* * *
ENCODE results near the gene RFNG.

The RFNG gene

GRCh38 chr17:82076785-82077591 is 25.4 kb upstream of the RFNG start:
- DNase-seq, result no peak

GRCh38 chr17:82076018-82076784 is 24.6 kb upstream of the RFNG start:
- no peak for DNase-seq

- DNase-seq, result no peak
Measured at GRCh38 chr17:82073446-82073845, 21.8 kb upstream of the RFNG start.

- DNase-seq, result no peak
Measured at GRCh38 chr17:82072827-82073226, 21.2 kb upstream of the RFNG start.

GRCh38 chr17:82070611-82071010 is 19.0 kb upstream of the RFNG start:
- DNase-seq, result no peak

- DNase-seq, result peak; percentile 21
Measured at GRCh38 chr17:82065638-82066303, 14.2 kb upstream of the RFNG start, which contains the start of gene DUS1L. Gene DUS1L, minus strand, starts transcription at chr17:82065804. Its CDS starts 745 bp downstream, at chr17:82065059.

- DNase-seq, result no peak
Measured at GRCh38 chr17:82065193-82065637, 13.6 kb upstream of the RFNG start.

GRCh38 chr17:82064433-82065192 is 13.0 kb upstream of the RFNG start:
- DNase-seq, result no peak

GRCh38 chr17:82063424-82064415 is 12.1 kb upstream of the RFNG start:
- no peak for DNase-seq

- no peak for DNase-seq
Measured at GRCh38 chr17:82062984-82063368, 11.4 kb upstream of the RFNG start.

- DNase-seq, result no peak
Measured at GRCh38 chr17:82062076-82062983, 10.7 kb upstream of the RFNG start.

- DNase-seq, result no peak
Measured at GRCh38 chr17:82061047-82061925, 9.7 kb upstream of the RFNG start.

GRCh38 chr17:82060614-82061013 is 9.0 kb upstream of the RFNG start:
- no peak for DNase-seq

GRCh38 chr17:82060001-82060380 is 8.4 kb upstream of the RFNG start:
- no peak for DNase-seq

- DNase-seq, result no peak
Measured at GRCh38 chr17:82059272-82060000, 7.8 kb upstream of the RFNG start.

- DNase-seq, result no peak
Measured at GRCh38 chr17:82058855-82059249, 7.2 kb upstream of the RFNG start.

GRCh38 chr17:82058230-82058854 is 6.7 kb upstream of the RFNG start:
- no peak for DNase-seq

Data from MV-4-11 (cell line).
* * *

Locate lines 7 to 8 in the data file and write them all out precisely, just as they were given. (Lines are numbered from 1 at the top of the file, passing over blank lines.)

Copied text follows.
- DNase-seq, result no peak
Measured at GRCh38 chr17:82073446-82073845, 21.8 kb upstream of the RFNG start.